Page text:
Sandra Carter

"That's Love"
By Ron Aldridge
Now playing at the Mill at Sonning until 10 May
Two's Company … and a Trio spells disaster… doesn't it?  The Frank Daniel's Trio - Frank (Alan Rothwell) the one with the money on the left, Tony Scott (Nicholas Ball) the clowner on the right, and between them the beautiful Sarah Daniels (Rula Lenska), loved by both, and hot news in the 70s.  They disband when Sarah becomes pregnant, much to Tony's horror as the baby belongs to Frank her husband and must, according to Tony's understanding, therefore be another immaculate miracle!?   They meet up years later when Tony is in a nursing home with a terminal illness.  The tale is told by interweaving the present with the past, with the younger versions of Frank, Tony and Sarah played by Simon Turner, Jonathan Niton and Monica Nowak, being watched by their mature counterparts as they perform the old routines.   It works superbly and moves the story on revealing layer upon layer of the intricacies of the relationships conducted over many years and through many marriages but somehow remaining constant.   Anyone who truly understands the concept of 'Soulmates' will find it both poignant and at times painful.   It is however intermingled with Tony's self-deprecating wit 'everything that doesn't hurt doesn't work' and the humour in his efforts to escape the clutches of the resident 70 year-old nymphet.    It has some genuinely funny scenes where we nod knowingly and acknowledge our own life experiences reflected in what is happening on stage - Tony is going to leave his body to 'science fiction'! Oh how I'm with him on that one!    It drew me in - I wanted to know about the characters, and furthermore I cared what happened to them.   The relationship between them is touching, funny, sad, wistful, humorous and flips your emotions through ever more acute angles as the story progresses.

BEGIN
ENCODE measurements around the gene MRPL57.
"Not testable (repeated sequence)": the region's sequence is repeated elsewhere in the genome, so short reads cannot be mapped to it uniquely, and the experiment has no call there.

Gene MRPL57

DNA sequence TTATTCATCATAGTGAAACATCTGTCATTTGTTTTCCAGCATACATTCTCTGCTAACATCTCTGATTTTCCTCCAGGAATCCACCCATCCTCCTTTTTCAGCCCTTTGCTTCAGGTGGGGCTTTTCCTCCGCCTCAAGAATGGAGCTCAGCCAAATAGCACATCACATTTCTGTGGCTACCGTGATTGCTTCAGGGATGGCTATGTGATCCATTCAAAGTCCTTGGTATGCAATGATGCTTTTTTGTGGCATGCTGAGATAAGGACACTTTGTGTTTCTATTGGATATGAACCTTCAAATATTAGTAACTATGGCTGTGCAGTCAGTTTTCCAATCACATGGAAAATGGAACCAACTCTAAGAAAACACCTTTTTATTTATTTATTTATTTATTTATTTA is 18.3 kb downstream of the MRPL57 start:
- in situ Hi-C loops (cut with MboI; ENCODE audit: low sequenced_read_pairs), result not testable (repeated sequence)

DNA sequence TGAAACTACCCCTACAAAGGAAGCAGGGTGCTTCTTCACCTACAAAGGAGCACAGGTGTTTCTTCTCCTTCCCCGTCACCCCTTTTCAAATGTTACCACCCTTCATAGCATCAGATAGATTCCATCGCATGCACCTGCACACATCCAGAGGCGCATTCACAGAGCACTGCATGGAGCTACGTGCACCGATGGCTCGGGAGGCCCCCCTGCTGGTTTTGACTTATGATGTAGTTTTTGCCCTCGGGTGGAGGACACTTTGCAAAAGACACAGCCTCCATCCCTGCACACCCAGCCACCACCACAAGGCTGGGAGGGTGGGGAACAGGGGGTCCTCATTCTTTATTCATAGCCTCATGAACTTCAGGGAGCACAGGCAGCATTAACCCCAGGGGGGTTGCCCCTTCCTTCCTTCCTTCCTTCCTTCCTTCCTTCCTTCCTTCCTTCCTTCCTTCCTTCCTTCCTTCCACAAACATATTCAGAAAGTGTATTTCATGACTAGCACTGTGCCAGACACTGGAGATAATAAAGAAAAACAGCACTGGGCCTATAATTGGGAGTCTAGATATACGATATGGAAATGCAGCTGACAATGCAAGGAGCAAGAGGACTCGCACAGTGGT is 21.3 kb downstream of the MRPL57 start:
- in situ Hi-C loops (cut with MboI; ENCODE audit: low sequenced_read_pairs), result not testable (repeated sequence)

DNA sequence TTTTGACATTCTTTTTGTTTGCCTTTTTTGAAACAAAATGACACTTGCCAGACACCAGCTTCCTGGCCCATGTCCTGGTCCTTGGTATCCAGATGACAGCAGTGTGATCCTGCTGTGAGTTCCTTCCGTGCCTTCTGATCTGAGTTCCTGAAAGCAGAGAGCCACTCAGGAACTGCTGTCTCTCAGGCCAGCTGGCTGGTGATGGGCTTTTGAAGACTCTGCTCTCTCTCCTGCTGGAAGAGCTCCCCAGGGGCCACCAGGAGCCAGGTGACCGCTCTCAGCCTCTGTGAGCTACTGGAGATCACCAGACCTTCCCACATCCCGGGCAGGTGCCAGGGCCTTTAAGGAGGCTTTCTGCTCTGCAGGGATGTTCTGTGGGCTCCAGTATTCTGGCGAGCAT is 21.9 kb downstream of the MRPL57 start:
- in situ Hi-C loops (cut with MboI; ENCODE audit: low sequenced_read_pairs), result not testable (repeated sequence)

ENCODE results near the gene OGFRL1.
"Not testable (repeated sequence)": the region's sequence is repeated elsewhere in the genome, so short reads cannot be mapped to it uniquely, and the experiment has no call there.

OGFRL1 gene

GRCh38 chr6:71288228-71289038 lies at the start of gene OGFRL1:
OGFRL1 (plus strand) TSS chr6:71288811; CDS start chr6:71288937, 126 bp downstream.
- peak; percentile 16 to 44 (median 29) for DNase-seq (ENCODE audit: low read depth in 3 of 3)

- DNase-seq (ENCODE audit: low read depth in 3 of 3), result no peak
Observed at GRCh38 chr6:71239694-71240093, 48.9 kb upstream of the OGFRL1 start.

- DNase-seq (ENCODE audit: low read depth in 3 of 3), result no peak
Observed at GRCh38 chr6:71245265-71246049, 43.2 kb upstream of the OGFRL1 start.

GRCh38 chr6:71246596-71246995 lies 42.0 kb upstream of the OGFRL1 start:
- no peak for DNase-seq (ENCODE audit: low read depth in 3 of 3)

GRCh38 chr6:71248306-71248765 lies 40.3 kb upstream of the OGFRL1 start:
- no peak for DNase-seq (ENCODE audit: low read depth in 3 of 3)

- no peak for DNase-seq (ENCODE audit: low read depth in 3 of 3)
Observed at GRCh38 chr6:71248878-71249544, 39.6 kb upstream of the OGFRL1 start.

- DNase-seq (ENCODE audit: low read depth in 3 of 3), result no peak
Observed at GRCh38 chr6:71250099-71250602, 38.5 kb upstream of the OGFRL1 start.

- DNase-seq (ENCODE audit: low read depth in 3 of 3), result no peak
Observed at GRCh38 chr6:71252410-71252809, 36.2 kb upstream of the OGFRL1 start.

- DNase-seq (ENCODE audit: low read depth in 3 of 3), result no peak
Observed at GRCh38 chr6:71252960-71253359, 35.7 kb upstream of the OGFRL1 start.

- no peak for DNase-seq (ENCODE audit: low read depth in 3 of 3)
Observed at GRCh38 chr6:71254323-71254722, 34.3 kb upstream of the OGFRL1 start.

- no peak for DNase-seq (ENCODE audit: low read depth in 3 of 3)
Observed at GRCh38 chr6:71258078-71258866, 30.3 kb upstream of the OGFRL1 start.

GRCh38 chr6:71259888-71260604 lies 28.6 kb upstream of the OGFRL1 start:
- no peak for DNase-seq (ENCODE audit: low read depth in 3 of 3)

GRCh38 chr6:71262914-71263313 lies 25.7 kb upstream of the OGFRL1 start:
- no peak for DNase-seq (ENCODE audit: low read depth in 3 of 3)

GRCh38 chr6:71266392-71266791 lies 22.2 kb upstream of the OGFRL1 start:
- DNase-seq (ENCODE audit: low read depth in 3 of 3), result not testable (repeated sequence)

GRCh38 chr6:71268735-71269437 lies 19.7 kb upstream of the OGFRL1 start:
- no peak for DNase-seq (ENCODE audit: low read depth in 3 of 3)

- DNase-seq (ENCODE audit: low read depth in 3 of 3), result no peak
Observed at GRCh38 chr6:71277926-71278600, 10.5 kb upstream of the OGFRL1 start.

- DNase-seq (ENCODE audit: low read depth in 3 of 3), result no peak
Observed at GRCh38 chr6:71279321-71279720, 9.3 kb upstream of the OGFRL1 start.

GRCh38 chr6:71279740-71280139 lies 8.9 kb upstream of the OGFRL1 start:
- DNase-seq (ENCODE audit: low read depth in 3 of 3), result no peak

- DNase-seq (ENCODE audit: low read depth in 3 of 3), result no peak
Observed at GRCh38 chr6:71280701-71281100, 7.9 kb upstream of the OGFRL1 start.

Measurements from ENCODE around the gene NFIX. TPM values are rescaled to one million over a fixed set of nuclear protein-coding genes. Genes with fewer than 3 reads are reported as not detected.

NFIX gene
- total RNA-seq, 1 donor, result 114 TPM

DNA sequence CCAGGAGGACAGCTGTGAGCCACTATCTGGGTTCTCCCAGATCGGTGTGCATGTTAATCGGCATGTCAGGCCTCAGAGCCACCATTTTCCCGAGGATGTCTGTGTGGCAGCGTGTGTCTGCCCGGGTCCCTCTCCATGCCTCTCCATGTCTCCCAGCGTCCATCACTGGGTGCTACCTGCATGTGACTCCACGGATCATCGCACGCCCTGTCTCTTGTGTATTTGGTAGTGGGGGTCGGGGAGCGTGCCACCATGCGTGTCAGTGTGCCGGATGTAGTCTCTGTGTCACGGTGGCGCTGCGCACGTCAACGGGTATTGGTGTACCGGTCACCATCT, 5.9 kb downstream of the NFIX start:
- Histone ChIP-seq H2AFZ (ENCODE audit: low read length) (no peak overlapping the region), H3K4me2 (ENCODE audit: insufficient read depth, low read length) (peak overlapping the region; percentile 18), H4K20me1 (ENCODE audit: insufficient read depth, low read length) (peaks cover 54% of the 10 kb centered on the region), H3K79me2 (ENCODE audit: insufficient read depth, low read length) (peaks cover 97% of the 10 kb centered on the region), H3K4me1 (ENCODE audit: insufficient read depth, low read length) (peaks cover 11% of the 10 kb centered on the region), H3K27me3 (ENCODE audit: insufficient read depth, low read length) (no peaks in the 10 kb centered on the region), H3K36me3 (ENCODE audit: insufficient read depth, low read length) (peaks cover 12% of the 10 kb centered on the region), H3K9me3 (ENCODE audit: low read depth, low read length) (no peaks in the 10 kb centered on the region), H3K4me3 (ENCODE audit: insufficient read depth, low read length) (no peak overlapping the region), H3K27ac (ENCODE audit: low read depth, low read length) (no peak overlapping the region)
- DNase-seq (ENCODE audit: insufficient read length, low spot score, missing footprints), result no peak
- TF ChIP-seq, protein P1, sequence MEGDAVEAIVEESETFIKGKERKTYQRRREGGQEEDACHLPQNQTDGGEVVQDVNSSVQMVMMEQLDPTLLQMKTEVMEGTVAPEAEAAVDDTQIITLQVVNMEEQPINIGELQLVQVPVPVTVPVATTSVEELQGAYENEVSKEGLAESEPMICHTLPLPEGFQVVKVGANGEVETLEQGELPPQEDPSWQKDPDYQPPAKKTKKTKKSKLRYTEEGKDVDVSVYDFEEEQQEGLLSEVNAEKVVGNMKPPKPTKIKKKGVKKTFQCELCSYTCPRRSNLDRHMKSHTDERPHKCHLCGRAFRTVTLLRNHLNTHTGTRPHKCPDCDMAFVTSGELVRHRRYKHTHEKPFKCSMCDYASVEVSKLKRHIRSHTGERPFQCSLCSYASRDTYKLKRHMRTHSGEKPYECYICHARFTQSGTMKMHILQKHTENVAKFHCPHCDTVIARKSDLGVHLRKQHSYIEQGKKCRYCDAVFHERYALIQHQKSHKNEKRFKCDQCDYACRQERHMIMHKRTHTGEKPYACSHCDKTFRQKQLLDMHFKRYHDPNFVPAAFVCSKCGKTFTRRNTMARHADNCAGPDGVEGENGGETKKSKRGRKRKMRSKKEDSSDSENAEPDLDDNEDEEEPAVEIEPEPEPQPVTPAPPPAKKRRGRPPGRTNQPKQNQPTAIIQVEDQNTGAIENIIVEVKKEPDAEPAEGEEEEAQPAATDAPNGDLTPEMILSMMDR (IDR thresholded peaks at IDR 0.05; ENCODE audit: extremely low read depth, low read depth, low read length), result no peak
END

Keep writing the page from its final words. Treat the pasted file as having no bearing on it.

At times I felt as though I was the one on the heart monitor - high on laughter one moment and flatlining with sadness the next.   Having spent nearly 40 years as Frank's wife - probably in name only as her heart belonged to Tony (who went for quantity … 4 exes … to compensate for lack of quality), Sarah eventually makes up for the lost years by becoming Tony's 'slightly unlawful wife' in a very funny 'marriage ceremony'.   There is a macabre humour in death and the threat of it which allows us to say what we really think and do what we really feel.  Tony and Frank certainly do not mince their words in the final weeks.   A highly entertaining play - I wonder if Tony ever did get his extra large gravestone for all his exes to boogie on?                The Sonning experience is superb.    Dining in fab surroundings, a very gracious Hostess and Staff, and the promise of a theatrical treat to come. Brilliant!
Reviewed by Debby Taylor and Jeanette Ross for Theatreworld Internet Magazine

By Angie Johnson – Oxford Times
I assumed That's Love, the new production at The Mill at Sonning, would be a frothy piece of rom-com', a pleasant enough way to while away the evening. But, in fact, it turned out to be so much more. It is indeed a delightful blend of romance and comedy but it is also a lively musical and a bitter-sweet tale of love denied and redeemed. All very unexpected and satisfying, thanks to the writer, Ron Aldridge.
It revolves around the star-crossed affections of the Frank Daniels Trio, who comprised husband Frank and wife Sarah, plus one other - the jokey and exciting Tony. The back story is that the trio split (probably because the husband suspected the other two were in love) and went their separate ways. The action moves to the present day, Tony is now terminally ill, though still dashing, prompting Sarah and her grumpy and unwilling husband to see him. This meeting rekindles many old passions, and the realisation that it is never too late to find happiness. We - and they - look back on their younger selves through a series of vignettes beautifully performed by Jonathan Niton (young Tony), Monica Nowak (young Sarah) and Simon Turner (young Frank), which also provide an excellent sequence of song and dance classics.
Nicolas Ball is terrific as Tony. His jokey charisma is very engaging and, in contrast, his more solemn moments are very moving. His young counterpart, Jonathan Niton, matches this perfectly with some great stand-up comedy. Rula Lenska is as elegant and beautiful as you could wish for. Her role as Sarah requires great tenderness and she delivers this perfectly. Alan Rothwell as the bad-tempered Frank is a perfect foil for these two - his performance adds much to the depth of the piece - his hurt is palpable in some scenes.

But ultimately this is a feel-good show - full of pace, music and love - and its resounding message, "It's never too late for love", was one to cheer.